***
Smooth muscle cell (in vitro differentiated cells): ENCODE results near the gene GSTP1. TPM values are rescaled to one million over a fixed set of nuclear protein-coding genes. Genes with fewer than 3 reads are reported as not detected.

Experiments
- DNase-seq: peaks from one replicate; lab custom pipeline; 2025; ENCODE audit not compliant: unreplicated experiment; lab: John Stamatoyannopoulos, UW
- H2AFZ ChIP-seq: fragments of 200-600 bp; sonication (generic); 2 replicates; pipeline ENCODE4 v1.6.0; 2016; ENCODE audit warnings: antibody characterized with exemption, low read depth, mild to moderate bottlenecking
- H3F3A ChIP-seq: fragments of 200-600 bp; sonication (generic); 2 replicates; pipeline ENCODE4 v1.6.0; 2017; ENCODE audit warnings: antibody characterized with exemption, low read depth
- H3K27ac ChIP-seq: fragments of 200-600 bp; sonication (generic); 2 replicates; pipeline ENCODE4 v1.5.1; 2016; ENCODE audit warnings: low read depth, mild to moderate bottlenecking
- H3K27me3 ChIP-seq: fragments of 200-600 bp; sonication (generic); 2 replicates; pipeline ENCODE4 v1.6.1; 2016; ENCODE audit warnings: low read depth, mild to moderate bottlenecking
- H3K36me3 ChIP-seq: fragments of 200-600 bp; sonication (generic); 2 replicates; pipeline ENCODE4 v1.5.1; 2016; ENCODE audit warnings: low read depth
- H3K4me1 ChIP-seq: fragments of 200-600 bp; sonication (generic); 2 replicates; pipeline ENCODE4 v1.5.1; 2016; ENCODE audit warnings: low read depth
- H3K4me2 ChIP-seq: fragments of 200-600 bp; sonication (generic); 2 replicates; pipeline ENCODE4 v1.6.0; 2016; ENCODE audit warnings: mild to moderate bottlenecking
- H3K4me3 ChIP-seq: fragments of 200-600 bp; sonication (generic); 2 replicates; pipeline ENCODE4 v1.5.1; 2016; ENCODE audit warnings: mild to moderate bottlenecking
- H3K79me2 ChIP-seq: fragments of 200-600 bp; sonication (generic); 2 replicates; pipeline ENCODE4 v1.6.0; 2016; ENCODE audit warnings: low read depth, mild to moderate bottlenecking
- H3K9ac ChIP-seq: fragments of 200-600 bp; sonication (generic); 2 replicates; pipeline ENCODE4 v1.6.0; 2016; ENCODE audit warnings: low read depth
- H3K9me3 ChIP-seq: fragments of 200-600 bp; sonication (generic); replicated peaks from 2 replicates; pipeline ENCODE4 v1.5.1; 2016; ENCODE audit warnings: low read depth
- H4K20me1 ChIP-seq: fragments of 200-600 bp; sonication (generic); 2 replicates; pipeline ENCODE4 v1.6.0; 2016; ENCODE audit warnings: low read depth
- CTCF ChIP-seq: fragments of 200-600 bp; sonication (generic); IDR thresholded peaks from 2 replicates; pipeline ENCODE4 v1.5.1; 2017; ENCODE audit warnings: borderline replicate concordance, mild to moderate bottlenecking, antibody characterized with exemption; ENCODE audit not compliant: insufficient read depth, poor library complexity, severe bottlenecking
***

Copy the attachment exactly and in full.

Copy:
Smooth muscle cell (in vitro differentiated cells): ENCODE results near the gene GSTP1. TPM values are rescaled to one million over a fixed set of nuclear protein-coding genes. Genes with fewer than 3 reads are reported as not detected.

Experiments
- DNase-seq: peaks from one replicate; lab custom pipeline; 2025; ENCODE audit not compliant: unreplicated experiment; lab: John Stamatoyannopoulos, UW
- H2AFZ ChIP-seq: fragments of 200-600 bp; sonication (generic); 2 replicates; pipeline ENCODE4 v1.6.0; 2016; ENCODE audit warnings: antibody characterized with exemption, low read depth, mild to moderate bottlenecking
- H3F3A ChIP-seq: fragments of 200-600 bp; sonication (generic); 2 replicates; pipeline ENCODE4 v1.6.0; 2017; ENCODE audit warnings: antibody characterized with exemption, low read depth
- H3K27ac ChIP-seq: fragments of 200-600 bp; sonication (generic); 2 replicates; pipeline ENCODE4 v1.5.1; 2016; ENCODE audit warnings: low read depth, mild to moderate bottlenecking
- H3K27me3 ChIP-seq: fragments of 200-600 bp; sonication (generic); 2 replicates; pipeline ENCODE4 v1.6.1; 2016; ENCODE audit warnings: low read depth, mild to moderate bottlenecking
- H3K36me3 ChIP-seq: fragments of 200-600 bp; sonication (generic); 2 replicates; pipeline ENCODE4 v1.5.1; 2016; ENCODE audit warnings: low read depth
- H3K4me1 ChIP-seq: fragments of 200-600 bp; sonication (generic); 2 replicates; pipeline ENCODE4 v1.5.1; 2016; ENCODE audit warnings: low read depth
- H3K4me2 ChIP-seq: fragments of 200-600 bp; sonication (generic); 2 replicates; pipeline ENCODE4 v1.6.0; 2016; ENCODE audit warnings: mild to moderate bottlenecking
- H3K4me3 ChIP-seq: fragments of 200-600 bp; sonication (generic); 2 replicates; pipeline ENCODE4 v1.5.1; 2016; ENCODE audit warnings: mild to moderate bottlenecking
- H3K79me2 ChIP-seq: fragments of 200-600 bp; sonication (generic); 2 replicates; pipeline ENCODE4 v1.6.0; 2016; ENCODE audit warnings: low read depth, mild to moderate bottlenecking
- H3K9ac ChIP-seq: fragments of 200-600 bp; sonication (generic); 2 replicates; pipeline ENCODE4 v1.6.0; 2016; ENCODE audit warnings: low read depth
- H3K9me3 ChIP-seq: fragments of 200-600 bp; sonication (generic); replicated peaks from 2 replicates; pipeline ENCODE4 v1.5.1; 2016; ENCODE audit warnings: low read depth
- H4K20me1 ChIP-seq: fragments of 200-600 bp; sonication (generic); 2 replicates; pipeline ENCODE4 v1.6.0; 2016; ENCODE audit warnings: low read depth
- CTCF ChIP-seq: fragments of 200-600 bp; sonication (generic); IDR thresholded peaks from 2 replicates; pipeline ENCODE4 v1.5.1; 2017; ENCODE audit warnings: borderline replicate concordance, mild to moderate bottlenecking, antibody characterized with exemption; ENCODE audit not compliant: insufficient read depth, poor library complexity, severe bottlenecking